Page 48: of Maritime Logistics Professional Magazine (Q1 2012)

Training & Maritime Security

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Even though fences are not normally something associat- ed with the water, the old parable about good fences making good neighbors undoubtedly applies to the maritime industry as well. Preventing unauthorized access to a sensitive facility is just as important whether the perimeter in question is wet, or dry. But the degree of dif Þ culty associated with protecting a waterside perimeter can be signi Þ cantly greater. Merriam-Webster de Þ nes a barrier as a: ?structure that pre- vents or hinders movement or action.? Preventing or hindering movement or action can bene Þ t all who come in close prox- imity to a sensitive waterside facility ? except, of course, an adversary. Establishing a clearly demarcated waterside perimeter, us- ing an impenetrable barrier solution, serves multiple purposes, namely: it clearly identi Þ es the limits of approach to a facil- ity; it establishes an outer ring of protection; it simpli Þ es the security response protocols and patrolling requirements; and it eliminates any confusion that can exist on the water with regard to where a perimeter is actually located. In short, good (waterside) barriers make good neighbors. DECISION POINTSAttacks carried out by terrorists, saboteurs, and others with illegal intent all have the potential to signi Þ cantly disrupt the core business being conducted inside of an established water- side security perimeter. Ultimately, the crimes perpetrated by these individuals can serve to threaten operations, and sub- sequently reduce the competitive posture of the businesses, facilities and nations, that are targeted. There is a fairly wide variety of marine barrier solutions be- ing offered on the market today. These barriers can be Þ xed or mobile, permanent or temporary, con Þ gurable or standard, and on. In light of the array of con Þ gurations and speci Þ ca- tions that are currently being offered, it is important for a buyer to stay focused on performance. This may actually be the most important decision point, particularly when it comes to a security solution that is required to perform in a marine environment. Salt water conditions are notoriously hard on equipment, and Þ elding barrier technologies that operate ef- fectively, while ß oating on the sea, adds an additional level of complexity to the challenge. *RRG%DUULHUV *RRG1HLJKERUVSSecurity7HFKQRORJ\ by Luke Ritter 48 I Maritime Professional I1Q 2012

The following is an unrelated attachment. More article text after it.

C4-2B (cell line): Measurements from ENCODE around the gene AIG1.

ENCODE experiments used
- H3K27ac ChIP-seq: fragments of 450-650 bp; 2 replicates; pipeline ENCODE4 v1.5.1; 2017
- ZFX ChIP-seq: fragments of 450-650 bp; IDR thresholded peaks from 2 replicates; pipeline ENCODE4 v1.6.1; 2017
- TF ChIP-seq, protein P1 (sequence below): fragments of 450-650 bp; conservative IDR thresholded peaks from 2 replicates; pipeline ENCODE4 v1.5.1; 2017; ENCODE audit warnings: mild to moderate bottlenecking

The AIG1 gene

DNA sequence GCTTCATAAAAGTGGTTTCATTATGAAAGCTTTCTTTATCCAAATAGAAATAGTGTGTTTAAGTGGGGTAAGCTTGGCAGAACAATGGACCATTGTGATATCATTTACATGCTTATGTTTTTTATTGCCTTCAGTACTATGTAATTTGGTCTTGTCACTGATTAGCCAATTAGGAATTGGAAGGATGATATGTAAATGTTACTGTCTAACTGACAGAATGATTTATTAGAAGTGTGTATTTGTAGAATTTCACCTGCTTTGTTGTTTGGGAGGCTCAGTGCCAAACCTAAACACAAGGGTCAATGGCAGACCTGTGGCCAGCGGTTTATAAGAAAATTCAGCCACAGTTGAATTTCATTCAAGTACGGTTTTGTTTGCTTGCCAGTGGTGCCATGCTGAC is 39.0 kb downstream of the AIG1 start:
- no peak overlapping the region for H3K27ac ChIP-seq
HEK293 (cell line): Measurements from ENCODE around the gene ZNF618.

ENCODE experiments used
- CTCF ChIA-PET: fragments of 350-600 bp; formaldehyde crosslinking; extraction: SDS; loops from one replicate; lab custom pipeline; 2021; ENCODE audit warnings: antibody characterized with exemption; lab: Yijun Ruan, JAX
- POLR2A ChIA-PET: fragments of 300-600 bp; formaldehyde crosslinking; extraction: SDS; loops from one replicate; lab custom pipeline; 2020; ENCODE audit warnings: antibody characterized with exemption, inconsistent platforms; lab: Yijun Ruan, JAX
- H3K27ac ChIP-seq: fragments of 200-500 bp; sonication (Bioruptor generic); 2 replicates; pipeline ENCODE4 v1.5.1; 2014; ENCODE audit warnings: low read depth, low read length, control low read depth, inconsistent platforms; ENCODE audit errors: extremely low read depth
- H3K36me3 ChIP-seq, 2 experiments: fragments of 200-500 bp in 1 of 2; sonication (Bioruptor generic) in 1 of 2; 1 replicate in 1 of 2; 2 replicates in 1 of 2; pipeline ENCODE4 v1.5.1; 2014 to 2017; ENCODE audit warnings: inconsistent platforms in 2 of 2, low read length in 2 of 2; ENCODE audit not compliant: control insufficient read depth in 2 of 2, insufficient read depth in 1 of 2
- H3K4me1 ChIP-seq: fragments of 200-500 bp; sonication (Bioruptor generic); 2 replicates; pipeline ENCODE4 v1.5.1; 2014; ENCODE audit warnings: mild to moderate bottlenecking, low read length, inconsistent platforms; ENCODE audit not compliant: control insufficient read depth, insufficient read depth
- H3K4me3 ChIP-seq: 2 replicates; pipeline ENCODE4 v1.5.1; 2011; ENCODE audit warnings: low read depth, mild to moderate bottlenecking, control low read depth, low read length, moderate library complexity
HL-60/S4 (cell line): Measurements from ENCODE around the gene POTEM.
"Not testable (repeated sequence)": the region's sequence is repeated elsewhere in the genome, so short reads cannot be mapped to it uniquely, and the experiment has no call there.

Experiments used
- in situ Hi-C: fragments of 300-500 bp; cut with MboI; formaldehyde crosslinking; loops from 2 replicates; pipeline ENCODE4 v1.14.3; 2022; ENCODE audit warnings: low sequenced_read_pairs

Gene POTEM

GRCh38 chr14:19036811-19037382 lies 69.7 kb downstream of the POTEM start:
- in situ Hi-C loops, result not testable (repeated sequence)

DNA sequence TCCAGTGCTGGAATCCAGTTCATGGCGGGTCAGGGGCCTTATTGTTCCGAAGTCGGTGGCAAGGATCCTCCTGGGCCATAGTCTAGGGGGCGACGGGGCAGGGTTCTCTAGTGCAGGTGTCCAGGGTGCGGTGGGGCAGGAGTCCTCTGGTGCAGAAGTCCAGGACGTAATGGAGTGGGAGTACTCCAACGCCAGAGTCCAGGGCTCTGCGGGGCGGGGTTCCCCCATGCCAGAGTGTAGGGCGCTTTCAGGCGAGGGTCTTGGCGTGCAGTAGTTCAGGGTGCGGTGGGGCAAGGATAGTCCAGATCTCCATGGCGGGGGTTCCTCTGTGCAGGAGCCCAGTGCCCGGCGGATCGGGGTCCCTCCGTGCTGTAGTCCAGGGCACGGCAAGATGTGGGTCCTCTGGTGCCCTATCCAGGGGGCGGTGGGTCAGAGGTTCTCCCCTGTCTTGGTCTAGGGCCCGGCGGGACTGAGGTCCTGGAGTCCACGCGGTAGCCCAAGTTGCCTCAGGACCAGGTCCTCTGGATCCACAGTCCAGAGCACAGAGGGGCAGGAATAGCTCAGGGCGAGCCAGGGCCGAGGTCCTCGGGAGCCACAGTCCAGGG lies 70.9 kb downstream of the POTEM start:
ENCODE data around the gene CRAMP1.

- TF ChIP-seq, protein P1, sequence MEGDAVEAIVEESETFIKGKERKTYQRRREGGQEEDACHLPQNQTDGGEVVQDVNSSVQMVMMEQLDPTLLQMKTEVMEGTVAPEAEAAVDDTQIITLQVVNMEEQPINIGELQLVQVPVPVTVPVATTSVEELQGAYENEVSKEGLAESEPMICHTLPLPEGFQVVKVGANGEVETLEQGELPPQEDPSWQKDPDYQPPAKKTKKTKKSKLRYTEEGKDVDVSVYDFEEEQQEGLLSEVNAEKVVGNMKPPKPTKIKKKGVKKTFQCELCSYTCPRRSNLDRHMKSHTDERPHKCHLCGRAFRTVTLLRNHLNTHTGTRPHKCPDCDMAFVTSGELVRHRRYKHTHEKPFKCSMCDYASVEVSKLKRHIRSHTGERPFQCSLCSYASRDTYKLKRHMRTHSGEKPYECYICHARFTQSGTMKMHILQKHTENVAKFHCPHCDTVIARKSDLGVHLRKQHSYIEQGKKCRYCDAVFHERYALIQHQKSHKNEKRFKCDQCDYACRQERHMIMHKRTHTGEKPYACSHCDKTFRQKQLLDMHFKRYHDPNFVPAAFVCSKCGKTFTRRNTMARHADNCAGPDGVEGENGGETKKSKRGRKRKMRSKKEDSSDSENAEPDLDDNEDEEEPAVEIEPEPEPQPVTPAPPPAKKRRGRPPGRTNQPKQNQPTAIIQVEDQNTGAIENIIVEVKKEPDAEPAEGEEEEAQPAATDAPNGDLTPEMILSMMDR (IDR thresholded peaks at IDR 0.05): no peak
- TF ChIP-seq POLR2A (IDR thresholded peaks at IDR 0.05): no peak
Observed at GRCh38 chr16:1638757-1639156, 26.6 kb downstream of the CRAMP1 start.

Maritime Logistics Professional

Maritime Logistics Professional magazine is published six times annually.